And it’s true. You don’t believe her. You haven’t believed her in decades. When you were invited to other people’s homes and she didn’t feel like going she always came up with a story. Your dad had twisted an ankle and wasn’t able to get to the bathroom without help. You had lots of homework and it felt irresponsible for her to have fun while you so obviously weren’t. The woman could destroy the world’s lie detectors with a single blink.
Another reason you don’t believe her is that she, obviously, has not seen his body. And you just can’t see your dad dying in this house, not if he has any choice. You see him taking off the way a dying cat does, disappearing one day, aiming for a field, some forest, anywhere he’d be gulped up by nature sooner than discovered by a human being.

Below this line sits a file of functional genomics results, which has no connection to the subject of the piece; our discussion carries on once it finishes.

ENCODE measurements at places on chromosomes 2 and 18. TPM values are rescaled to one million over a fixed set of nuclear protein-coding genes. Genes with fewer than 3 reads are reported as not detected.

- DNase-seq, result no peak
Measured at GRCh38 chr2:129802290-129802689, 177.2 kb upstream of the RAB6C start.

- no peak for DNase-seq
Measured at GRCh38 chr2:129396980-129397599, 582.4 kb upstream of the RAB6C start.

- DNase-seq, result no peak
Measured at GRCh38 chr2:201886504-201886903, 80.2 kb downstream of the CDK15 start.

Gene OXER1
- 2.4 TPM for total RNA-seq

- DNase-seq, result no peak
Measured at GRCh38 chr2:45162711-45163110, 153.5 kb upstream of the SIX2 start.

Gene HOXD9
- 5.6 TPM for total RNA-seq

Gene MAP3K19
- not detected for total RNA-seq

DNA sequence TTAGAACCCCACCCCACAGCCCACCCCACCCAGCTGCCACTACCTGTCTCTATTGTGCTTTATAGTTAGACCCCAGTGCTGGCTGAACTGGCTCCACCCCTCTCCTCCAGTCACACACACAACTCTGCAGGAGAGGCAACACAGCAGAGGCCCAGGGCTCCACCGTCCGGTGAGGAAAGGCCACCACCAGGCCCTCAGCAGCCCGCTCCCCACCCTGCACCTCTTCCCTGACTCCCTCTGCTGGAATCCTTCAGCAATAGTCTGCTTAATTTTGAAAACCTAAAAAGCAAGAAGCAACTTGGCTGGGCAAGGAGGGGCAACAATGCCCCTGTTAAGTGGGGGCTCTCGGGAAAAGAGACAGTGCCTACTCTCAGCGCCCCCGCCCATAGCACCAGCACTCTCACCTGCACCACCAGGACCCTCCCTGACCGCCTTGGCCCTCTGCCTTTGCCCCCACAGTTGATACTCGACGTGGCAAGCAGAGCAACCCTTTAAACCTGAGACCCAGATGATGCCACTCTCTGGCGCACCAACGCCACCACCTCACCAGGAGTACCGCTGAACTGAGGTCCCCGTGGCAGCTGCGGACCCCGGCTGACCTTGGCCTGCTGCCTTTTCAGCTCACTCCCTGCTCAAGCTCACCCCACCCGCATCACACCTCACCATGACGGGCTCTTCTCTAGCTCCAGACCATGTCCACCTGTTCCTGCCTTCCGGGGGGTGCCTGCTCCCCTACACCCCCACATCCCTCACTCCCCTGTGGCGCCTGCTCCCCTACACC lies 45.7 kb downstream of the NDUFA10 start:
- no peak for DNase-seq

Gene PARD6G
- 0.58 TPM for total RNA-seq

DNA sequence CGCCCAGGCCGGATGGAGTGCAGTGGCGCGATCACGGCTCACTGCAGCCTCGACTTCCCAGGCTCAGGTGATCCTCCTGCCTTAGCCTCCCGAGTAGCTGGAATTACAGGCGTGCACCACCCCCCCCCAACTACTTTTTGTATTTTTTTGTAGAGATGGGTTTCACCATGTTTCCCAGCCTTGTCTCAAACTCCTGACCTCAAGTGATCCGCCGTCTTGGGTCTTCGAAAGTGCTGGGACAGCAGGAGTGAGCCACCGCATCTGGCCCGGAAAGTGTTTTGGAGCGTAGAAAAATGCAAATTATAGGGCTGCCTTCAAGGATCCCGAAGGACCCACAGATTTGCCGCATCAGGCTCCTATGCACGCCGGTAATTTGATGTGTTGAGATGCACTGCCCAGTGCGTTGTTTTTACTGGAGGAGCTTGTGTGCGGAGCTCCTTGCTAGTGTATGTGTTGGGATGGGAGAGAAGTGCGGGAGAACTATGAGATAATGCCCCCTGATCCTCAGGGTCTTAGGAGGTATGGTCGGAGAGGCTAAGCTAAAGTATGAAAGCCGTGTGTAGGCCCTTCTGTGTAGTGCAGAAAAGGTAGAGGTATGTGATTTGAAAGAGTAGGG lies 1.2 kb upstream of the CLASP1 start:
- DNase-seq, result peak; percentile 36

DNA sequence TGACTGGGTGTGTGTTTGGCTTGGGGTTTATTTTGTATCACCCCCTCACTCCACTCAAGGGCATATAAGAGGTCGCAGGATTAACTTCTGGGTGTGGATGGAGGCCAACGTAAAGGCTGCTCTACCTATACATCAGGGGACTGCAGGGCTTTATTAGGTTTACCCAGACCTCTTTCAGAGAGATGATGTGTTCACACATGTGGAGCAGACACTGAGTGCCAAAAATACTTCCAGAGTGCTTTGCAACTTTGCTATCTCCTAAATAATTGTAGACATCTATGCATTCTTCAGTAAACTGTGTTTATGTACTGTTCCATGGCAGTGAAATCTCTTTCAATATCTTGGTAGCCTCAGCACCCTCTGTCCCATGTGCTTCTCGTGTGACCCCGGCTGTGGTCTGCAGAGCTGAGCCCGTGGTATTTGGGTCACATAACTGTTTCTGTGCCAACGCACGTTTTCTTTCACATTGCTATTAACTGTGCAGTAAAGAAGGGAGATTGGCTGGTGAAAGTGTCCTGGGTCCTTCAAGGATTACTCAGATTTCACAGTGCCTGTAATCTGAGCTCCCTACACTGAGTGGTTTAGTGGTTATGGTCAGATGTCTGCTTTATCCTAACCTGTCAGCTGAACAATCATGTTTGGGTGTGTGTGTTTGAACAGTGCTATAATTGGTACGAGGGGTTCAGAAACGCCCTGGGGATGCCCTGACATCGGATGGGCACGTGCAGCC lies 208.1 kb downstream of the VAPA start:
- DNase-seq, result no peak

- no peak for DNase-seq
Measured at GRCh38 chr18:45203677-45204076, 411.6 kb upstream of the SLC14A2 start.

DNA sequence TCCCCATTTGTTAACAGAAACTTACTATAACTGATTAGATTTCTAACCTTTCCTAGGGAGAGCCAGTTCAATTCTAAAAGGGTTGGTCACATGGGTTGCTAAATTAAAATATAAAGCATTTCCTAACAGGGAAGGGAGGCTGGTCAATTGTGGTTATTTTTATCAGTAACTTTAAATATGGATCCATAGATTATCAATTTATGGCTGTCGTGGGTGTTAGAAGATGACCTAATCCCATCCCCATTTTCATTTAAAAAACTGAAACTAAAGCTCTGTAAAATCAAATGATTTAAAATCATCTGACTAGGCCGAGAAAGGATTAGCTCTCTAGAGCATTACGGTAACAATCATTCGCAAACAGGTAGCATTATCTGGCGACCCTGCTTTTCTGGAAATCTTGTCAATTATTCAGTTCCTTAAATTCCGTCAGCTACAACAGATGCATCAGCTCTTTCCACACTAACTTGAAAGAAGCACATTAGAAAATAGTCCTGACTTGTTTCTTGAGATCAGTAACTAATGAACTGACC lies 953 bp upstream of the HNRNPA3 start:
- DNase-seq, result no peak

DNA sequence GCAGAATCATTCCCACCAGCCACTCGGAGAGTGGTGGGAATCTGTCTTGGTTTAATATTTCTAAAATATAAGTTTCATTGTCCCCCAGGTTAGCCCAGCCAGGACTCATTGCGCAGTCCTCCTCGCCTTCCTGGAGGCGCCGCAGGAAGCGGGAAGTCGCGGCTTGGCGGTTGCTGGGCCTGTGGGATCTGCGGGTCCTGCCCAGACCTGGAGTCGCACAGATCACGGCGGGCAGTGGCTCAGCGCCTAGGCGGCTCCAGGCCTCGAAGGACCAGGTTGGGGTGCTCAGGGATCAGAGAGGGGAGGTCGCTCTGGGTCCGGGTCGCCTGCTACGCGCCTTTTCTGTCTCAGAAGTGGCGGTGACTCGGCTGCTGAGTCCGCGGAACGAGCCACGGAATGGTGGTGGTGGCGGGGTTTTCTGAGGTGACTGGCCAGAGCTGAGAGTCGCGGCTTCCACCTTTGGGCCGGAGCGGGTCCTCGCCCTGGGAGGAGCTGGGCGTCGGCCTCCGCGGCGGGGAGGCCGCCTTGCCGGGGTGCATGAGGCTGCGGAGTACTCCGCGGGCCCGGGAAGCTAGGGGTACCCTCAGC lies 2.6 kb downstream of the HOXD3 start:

No. Not taking off.
Limping off. That’d be more like it, like a cat after chewing off its leg to escape an iron trap.
“Why did he set the alarm in the first place?” you ask.
“The roofers are coming at eight,” your mother says, and when you offer no response, “to fix the flat roof. It’s been leaking into our bedroom walls for weeks. I’ve told you.” She hasn’t. Talking to her, your mouth often feels like you’ve just come back from the dentist’s. Your lips the size of watermelons, your tongue a salt-stained slug.
You’ve not been up here since you left. Not that you were up here much ever. Bedrooms were for sleeping, the bathroom for washing and the lack of central heating never encouraged any lingering beyond those core activities. You belong to a generation that’s never seen their parents in pyjamas, let alone in bed, so it’s a surprise, now, to see the door to your mother’s bedroom open.